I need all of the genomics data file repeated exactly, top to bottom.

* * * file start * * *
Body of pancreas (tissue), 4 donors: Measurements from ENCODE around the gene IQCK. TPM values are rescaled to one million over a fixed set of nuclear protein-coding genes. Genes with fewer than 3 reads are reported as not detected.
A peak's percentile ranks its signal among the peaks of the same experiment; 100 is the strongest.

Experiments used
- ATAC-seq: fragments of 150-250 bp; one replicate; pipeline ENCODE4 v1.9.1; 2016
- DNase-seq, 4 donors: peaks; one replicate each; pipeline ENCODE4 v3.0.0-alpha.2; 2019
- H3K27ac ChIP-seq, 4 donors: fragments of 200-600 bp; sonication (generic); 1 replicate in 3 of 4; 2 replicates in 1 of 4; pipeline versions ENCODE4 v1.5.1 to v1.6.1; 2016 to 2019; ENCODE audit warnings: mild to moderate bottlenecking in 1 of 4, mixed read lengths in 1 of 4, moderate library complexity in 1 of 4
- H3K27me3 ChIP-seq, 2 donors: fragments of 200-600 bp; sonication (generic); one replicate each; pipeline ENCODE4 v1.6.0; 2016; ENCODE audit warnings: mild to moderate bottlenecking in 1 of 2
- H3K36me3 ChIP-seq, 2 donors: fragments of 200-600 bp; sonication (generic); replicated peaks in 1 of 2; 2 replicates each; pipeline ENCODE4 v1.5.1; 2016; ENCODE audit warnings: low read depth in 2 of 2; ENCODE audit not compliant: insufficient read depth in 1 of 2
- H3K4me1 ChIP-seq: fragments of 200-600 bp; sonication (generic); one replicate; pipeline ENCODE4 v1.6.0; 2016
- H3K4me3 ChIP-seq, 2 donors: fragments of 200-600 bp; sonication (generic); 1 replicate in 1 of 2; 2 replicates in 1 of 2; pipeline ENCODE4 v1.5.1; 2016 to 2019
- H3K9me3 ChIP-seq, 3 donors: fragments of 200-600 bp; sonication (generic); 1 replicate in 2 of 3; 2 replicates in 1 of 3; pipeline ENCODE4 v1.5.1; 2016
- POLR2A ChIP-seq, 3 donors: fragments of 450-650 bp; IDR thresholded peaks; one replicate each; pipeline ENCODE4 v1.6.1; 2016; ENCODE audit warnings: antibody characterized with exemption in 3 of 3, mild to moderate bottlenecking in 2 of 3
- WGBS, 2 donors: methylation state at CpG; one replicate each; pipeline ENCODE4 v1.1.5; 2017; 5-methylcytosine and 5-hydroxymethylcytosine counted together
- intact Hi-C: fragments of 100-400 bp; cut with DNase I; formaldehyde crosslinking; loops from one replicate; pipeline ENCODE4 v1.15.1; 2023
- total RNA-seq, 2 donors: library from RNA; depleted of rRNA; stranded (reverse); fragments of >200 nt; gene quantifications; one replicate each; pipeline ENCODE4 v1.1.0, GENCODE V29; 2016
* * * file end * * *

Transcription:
Body of pancreas (tissue), 4 donors: Measurements from ENCODE around the gene IQCK. TPM values are rescaled to one million over a fixed set of nuclear protein-coding genes. Genes with fewer than 3 reads are reported as not detected.
A peak's percentile ranks its signal among the peaks of the same experiment; 100 is the strongest.

Experiments used
- ATAC-seq: fragments of 150-250 bp; one replicate; pipeline ENCODE4 v1.9.1; 2016
- DNase-seq, 4 donors: peaks; one replicate each; pipeline ENCODE4 v3.0.0-alpha.2; 2019
- H3K27ac ChIP-seq, 4 donors: fragments of 200-600 bp; sonication (generic); 1 replicate in 3 of 4; 2 replicates in 1 of 4; pipeline versions ENCODE4 v1.5.1 to v1.6.1; 2016 to 2019; ENCODE audit warnings: mild to moderate bottlenecking in 1 of 4, mixed read lengths in 1 of 4, moderate library complexity in 1 of 4
- H3K27me3 ChIP-seq, 2 donors: fragments of 200-600 bp; sonication (generic); one replicate each; pipeline ENCODE4 v1.6.0; 2016; ENCODE audit warnings: mild to moderate bottlenecking in 1 of 2
- H3K36me3 ChIP-seq, 2 donors: fragments of 200-600 bp; sonication (generic); replicated peaks in 1 of 2; 2 replicates each; pipeline ENCODE4 v1.5.1; 2016; ENCODE audit warnings: low read depth in 2 of 2; ENCODE audit not compliant: insufficient read depth in 1 of 2
- H3K4me1 ChIP-seq: fragments of 200-600 bp; sonication (generic); one replicate; pipeline ENCODE4 v1.6.0; 2016
- H3K4me3 ChIP-seq, 2 donors: fragments of 200-600 bp; sonication (generic); 1 replicate in 1 of 2; 2 replicates in 1 of 2; pipeline ENCODE4 v1.5.1; 2016 to 2019
- H3K9me3 ChIP-seq, 3 donors: fragments of 200-600 bp; sonication (generic); 1 replicate in 2 of 3; 2 replicates in 1 of 3; pipeline ENCODE4 v1.5.1; 2016
- POLR2A ChIP-seq, 3 donors: fragments of 450-650 bp; IDR thresholded peaks; one replicate each; pipeline ENCODE4 v1.6.1; 2016; ENCODE audit warnings: antibody characterized with exemption in 3 of 3, mild to moderate bottlenecking in 2 of 3
- WGBS, 2 donors: methylation state at CpG; one replicate each; pipeline ENCODE4 v1.1.5; 2017; 5-methylcytosine and 5-hydroxymethylcytosine counted together
- intact Hi-C: fragments of 100-400 bp; cut with DNase I; formaldehyde crosslinking; loops from one replicate; pipeline ENCODE4 v1.15.1; 2023
- total RNA-seq, 2 donors: library from RNA; depleted of rRNA; stranded (reverse); fragments of >200 nt; gene quantifications; one replicate each; pipeline ENCODE4 v1.1.0, GENCODE V29; 2016